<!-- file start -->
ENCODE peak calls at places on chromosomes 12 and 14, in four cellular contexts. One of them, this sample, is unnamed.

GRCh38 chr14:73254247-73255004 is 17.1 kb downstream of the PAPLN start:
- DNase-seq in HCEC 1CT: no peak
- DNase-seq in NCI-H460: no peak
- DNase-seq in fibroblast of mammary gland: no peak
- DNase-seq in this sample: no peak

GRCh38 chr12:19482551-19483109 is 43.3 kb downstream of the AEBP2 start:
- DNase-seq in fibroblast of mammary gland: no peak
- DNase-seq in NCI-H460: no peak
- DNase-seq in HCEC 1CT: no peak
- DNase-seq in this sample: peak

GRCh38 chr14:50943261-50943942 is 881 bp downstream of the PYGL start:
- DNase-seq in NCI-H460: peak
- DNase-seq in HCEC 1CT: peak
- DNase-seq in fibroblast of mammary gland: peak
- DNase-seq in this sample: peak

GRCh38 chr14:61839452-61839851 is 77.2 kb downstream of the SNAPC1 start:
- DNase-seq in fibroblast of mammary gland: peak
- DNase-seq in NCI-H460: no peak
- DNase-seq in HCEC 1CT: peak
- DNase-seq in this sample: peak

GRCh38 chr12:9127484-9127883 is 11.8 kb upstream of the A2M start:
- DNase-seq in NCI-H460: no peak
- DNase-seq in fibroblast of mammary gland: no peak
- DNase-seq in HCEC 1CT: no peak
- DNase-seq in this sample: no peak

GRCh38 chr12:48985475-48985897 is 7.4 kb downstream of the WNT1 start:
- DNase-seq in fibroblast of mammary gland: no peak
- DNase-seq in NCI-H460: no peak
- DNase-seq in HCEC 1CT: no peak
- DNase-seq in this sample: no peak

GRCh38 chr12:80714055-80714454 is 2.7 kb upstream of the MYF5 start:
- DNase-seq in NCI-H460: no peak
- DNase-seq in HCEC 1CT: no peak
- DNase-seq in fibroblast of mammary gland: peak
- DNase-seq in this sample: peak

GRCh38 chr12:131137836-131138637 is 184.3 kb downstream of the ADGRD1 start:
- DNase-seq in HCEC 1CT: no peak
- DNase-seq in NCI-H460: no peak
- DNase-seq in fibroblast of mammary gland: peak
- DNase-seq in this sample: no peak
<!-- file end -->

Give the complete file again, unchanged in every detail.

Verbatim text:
ENCODE peak calls at places on chromosomes 12 and 14, in four cellular contexts. One of them, this sample, is unnamed.

GRCh38 chr14:73254247-73255004 is 17.1 kb downstream of the PAPLN start:
- DNase-seq in HCEC 1CT: no peak
- DNase-seq in NCI-H460: no peak
- DNase-seq in fibroblast of mammary gland: no peak
- DNase-seq in this sample: no peak

GRCh38 chr12:19482551-19483109 is 43.3 kb downstream of the AEBP2 start:
- DNase-seq in fibroblast of mammary gland: no peak
- DNase-seq in NCI-H460: no peak
- DNase-seq in HCEC 1CT: no peak
- DNase-seq in this sample: peak

GRCh38 chr14:50943261-50943942 is 881 bp downstream of the PYGL start:
- DNase-seq in NCI-H460: peak
- DNase-seq in HCEC 1CT: peak
- DNase-seq in fibroblast of mammary gland: peak
- DNase-seq in this sample: peak

GRCh38 chr14:61839452-61839851 is 77.2 kb downstream of the SNAPC1 start:
- DNase-seq in fibroblast of mammary gland: peak
- DNase-seq in NCI-H460: no peak
- DNase-seq in HCEC 1CT: peak
- DNase-seq in this sample: peak

GRCh38 chr12:9127484-9127883 is 11.8 kb upstream of the A2M start:
- DNase-seq in NCI-H460: no peak
- DNase-seq in fibroblast of mammary gland: no peak
- DNase-seq in HCEC 1CT: no peak
- DNase-seq in this sample: no peak

GRCh38 chr12:48985475-48985897 is 7.4 kb downstream of the WNT1 start:
- DNase-seq in fibroblast of mammary gland: no peak
- DNase-seq in NCI-H460: no peak
- DNase-seq in HCEC 1CT: no peak
- DNase-seq in this sample: no peak

GRCh38 chr12:80714055-80714454 is 2.7 kb upstream of the MYF5 start:
- DNase-seq in NCI-H460: no peak
- DNase-seq in HCEC 1CT: no peak
- DNase-seq in fibroblast of mammary gland: peak
- DNase-seq in this sample: peak

GRCh38 chr12:131137836-131138637 is 184.3 kb downstream of the ADGRD1 start:
- DNase-seq in HCEC 1CT: no peak
- DNase-seq in NCI-H460: no peak
- DNase-seq in fibroblast of mammary gland: peak
- DNase-seq in this sample: no peak